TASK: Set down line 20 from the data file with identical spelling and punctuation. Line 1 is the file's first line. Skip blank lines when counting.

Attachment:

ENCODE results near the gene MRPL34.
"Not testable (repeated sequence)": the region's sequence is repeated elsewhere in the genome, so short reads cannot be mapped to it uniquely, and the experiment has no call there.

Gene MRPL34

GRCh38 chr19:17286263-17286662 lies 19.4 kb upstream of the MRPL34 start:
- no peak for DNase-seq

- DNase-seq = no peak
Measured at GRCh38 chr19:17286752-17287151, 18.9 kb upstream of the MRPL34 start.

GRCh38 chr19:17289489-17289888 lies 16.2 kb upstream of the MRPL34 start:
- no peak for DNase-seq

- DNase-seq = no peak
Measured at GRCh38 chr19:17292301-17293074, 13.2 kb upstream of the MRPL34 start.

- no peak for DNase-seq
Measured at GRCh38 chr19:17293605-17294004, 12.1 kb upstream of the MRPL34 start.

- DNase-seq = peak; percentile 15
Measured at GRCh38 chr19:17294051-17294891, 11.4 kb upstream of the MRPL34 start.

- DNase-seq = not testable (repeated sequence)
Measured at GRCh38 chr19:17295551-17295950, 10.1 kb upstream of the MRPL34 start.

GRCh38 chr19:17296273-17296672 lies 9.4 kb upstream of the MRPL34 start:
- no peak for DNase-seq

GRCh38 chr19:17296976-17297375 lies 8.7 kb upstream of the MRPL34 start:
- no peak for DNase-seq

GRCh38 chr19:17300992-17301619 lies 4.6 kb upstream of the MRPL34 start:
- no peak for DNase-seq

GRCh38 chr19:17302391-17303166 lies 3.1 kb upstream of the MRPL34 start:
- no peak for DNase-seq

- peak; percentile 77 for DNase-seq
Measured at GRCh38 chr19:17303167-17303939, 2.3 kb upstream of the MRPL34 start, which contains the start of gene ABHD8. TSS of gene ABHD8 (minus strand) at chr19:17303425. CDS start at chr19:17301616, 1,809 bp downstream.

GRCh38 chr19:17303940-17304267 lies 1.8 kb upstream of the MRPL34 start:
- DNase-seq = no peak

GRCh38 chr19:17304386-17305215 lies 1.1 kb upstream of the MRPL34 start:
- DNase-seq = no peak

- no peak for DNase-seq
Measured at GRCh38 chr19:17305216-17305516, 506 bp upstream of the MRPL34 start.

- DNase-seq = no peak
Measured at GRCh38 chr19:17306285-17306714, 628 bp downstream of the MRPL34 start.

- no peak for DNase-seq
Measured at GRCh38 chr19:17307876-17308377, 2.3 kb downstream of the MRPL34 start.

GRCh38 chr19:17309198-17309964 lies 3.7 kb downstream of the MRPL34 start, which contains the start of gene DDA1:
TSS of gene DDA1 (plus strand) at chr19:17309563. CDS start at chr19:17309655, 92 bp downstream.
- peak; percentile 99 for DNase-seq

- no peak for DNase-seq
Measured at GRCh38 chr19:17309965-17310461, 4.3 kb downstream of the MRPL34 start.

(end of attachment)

GRCh38 chr19:17296976-17297375 lies 8.7 kb upstream of the MRPL34 start: